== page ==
“I think about the Bataclan every day.” On November 13, 2015, Joffrey Stavinsky (a pseudonym) was attending an Eagles of Death Metal concert with a friend when terrorists shot into the crowd. That evening, the young man, then 24, miraculously escaped without physical injury. He was among the first hundred to escape the room.
Joffrey Stavinsky begins a long fight. Against himself and his traumas. Then against Islamist terrorism. He leads this battle by creating a rock band, Republic of the Void, a testimony to his resilience. But it is above all thanks to his first life-saving album, scheduled for release on November 24, that the 32-year-old singer and guitarist is trying to rebuild himself. Titled Back to Life, the record evokes themes of blasphemy and freedom of expression. Eight years to the day after the terrorist attack, the artist talks about his journey.
LE FIGARO. - Is your album Back To Life part of a therapeutic approach to overcome the trauma of the Bataclan attack?
Joffrey STAVINSKY - This album obviously has a strong therapeutic resonance. While writing it, I externalized many traumas and emotions. I transposed what was eating away at me from the inside into my songs. For example, the lyrics of the funky title And Freedom Will Win have the particularity of being my testimony at the trial of the Paris attacks (which took place from September 2021 to June 2022, editor’s note). And despite the difficulty of the subjects covered, this song, and the album as a whole, have a very festive character. This choice is far from trivial. I wanted to bring light to this tragic event.
In your words, you blaspheme and say what you think without restraint. What message do you want to convey through your songs?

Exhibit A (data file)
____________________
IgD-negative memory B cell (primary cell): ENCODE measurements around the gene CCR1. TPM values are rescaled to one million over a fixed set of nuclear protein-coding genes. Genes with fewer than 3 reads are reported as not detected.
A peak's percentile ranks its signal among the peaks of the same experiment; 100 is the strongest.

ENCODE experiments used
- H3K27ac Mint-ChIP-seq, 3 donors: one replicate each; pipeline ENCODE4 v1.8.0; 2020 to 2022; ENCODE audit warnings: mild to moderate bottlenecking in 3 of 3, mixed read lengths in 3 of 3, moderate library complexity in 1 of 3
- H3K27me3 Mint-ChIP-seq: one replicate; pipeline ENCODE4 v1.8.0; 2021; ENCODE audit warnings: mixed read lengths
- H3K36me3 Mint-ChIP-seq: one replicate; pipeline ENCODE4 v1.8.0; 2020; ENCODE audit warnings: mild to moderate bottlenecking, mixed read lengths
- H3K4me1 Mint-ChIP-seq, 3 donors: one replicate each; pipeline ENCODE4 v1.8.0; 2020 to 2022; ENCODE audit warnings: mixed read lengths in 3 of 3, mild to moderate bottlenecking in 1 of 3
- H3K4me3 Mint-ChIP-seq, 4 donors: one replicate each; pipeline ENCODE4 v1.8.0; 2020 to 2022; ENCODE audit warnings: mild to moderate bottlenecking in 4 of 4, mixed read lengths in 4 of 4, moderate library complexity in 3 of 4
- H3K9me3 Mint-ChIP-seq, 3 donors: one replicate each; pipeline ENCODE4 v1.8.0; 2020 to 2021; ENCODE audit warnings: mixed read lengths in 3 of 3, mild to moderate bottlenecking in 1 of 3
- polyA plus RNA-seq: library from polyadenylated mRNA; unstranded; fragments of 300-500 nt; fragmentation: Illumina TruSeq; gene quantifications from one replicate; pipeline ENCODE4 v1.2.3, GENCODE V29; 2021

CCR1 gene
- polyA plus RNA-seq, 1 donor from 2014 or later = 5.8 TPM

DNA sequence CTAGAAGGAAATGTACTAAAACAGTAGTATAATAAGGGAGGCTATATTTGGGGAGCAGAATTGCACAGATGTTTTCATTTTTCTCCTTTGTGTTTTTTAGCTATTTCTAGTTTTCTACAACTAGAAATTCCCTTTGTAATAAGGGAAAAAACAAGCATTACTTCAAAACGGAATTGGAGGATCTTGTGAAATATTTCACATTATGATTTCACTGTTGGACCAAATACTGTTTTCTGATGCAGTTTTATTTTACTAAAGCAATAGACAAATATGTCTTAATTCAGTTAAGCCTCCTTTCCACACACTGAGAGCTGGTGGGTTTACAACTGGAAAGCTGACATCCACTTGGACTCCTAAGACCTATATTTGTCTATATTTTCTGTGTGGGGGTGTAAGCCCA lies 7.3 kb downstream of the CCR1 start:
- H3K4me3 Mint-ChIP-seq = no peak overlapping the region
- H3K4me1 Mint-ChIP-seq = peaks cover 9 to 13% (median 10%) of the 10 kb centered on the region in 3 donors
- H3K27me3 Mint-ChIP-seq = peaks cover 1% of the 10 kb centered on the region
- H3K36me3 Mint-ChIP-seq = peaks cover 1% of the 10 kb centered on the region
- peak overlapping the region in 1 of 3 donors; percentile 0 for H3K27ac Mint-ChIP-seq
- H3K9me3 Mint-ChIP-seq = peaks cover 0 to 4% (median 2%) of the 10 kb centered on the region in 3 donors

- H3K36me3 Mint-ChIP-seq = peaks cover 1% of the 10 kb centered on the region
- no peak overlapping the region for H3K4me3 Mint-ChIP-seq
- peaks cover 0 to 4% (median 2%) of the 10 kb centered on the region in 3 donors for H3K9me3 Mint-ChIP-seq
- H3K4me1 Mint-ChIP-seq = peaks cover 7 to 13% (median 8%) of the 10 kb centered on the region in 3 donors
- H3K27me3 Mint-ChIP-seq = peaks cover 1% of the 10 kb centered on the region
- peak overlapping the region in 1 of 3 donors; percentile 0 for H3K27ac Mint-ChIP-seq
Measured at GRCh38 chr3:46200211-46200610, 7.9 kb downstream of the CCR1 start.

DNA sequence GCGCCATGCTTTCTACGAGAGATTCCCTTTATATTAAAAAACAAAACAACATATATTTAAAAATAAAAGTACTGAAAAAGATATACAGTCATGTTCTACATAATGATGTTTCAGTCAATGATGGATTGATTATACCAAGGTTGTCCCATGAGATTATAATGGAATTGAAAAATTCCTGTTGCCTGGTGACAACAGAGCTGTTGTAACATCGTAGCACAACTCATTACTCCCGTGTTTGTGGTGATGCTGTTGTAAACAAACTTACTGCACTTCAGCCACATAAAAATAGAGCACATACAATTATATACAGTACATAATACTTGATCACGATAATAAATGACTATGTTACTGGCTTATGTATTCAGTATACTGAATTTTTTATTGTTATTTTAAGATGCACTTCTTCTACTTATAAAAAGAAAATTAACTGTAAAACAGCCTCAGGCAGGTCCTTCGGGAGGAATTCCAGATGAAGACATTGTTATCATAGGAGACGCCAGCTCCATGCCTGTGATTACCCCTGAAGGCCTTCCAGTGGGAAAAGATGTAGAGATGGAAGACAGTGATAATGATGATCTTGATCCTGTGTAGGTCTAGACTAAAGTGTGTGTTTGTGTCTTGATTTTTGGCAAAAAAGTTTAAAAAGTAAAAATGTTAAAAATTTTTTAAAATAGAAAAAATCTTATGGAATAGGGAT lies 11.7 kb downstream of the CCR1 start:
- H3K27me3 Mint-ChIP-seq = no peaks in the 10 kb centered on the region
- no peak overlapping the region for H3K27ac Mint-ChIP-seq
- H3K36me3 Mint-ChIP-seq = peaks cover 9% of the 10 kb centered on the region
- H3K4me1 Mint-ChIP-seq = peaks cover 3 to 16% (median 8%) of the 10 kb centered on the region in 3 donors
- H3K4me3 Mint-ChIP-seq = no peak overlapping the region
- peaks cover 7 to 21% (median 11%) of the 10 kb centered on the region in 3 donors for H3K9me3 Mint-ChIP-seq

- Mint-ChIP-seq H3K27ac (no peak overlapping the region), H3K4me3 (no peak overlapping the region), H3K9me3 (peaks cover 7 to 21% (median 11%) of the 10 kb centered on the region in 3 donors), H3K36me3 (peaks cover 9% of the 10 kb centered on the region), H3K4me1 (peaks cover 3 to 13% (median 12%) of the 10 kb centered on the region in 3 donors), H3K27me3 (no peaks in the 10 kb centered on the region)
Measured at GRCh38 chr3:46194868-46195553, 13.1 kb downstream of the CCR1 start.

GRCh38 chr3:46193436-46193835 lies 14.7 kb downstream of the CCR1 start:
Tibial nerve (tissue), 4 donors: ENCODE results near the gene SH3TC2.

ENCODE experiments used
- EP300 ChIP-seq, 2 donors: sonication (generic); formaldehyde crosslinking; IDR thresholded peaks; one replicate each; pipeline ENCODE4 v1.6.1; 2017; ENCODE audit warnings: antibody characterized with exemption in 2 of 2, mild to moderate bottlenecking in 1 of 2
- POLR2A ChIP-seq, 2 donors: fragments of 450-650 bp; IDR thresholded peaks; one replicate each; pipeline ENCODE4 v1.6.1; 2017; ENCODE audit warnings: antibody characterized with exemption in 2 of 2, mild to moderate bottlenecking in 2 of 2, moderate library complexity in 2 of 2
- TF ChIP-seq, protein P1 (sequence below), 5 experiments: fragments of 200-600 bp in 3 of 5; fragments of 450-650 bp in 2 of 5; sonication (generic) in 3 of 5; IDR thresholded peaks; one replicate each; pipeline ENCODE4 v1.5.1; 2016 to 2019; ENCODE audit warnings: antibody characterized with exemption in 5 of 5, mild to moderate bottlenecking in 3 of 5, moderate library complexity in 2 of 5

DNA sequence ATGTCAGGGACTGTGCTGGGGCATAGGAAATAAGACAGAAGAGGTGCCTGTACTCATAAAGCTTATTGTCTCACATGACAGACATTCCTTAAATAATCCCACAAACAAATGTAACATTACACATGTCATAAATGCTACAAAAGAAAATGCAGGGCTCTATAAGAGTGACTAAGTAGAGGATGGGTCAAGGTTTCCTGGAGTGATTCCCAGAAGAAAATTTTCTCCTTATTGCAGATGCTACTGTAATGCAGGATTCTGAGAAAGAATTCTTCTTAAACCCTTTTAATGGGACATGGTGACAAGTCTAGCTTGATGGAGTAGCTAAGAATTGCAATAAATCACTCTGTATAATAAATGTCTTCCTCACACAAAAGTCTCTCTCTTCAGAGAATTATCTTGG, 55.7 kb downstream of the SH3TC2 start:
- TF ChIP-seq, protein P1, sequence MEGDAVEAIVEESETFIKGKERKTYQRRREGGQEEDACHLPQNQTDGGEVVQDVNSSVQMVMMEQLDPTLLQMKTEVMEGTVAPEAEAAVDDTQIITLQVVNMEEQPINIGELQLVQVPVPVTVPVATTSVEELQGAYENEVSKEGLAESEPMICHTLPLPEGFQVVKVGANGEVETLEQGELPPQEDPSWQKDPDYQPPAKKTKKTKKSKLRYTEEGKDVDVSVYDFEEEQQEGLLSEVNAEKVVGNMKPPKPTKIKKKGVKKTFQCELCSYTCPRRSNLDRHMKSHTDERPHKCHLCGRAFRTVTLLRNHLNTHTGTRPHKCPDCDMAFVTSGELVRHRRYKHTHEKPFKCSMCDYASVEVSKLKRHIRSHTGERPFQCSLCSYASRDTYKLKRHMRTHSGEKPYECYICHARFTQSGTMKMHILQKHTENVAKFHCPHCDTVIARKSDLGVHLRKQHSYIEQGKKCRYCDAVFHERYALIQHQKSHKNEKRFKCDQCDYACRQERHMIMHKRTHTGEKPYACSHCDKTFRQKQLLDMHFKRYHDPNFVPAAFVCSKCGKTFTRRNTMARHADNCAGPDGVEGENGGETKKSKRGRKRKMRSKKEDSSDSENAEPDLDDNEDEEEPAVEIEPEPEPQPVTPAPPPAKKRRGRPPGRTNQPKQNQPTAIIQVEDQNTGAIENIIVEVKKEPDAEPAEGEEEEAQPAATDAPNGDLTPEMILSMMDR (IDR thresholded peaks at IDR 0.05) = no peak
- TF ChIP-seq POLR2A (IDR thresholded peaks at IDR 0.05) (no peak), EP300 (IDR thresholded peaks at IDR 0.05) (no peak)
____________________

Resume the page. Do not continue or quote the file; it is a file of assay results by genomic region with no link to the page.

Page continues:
That of Liberty. To write and say what you think, to not censor yourself and to be able to blaspheme. I dream that people aren't afraid to say what they think. We must not remain silent, even if it is disturbing. We must be uncompromising with those who want to take away our freedom of speech. Unfortunately, I have the feeling that our society is going backwards enormously on this point. I support Charlie Hebdo and all the people whose lives are destroyed, and who live under police protection because they simply expressed their opinions. My music is also a way to share my fight against terrorism. And to pay tribute to all the victims, those of November 13, Samuel Paty and even Dominique Bernard.
How did you come up with the idea for such a project?
I have been a guitarist for almost 15 years. After the Bataclan attack, I stopped playing. I was trying as best I could to get back to a normal life. And then the trauma resurfaced with the testimonies of the false victims of November 13. Being faced with this was like going back to square one. So I put my job as a roofer aside to concentrate on myself. I plugged my bass back in October 2020. I played day and night for two weeks. And then on October 16, 2020, Samuel Paty was assassinated. It was the end of this musical frenzy. I immersed myself in works on blasphemy and secularism. And then the trial of the attacks was fast approaching and I was not calm about how I was going to manage my emotions. I then understood that my place was there: between my bass and my pen. I had to make this album to heal.
Were you supported in your artistic approach?
I received a lot of support. But unfortunately, I also received many messages of hatred and insults on social networks. On my Instagram posts, many accounts advocate terrorism. I'm not really surprised. I reported everything to Pharos (site created by the French government which allows you to report illegal online content and behavior, editor's note), but nothing changed. These comments have still not been deleted. And I don't think it's up to me to do that.
Is it because of these numerous hate messages that you decided to use a stage name and remain anonymous?
I want to protect those close to me, and especially, since I became a father, my child. There are some very evil people out there. I don't want to live under police protection because I used blasphemy in my songs. And if one day I have to perform on stage, I will wear a mask to cover my face.
Eight years have passed since the Bataclan attack. Have you managed to turn the page?
I think about it every day. On the other hand, I am no longer a victim of the Bataclan. I closed this chapter of my life with the verdict of the Paris attacks trial. I will never forgive terrorists. But I am putting an end to this tragedy with the release of my album.
The album Back To Life will be released on November 24 on all music platforms and on the official YouTube channel of the group Republic of The Void.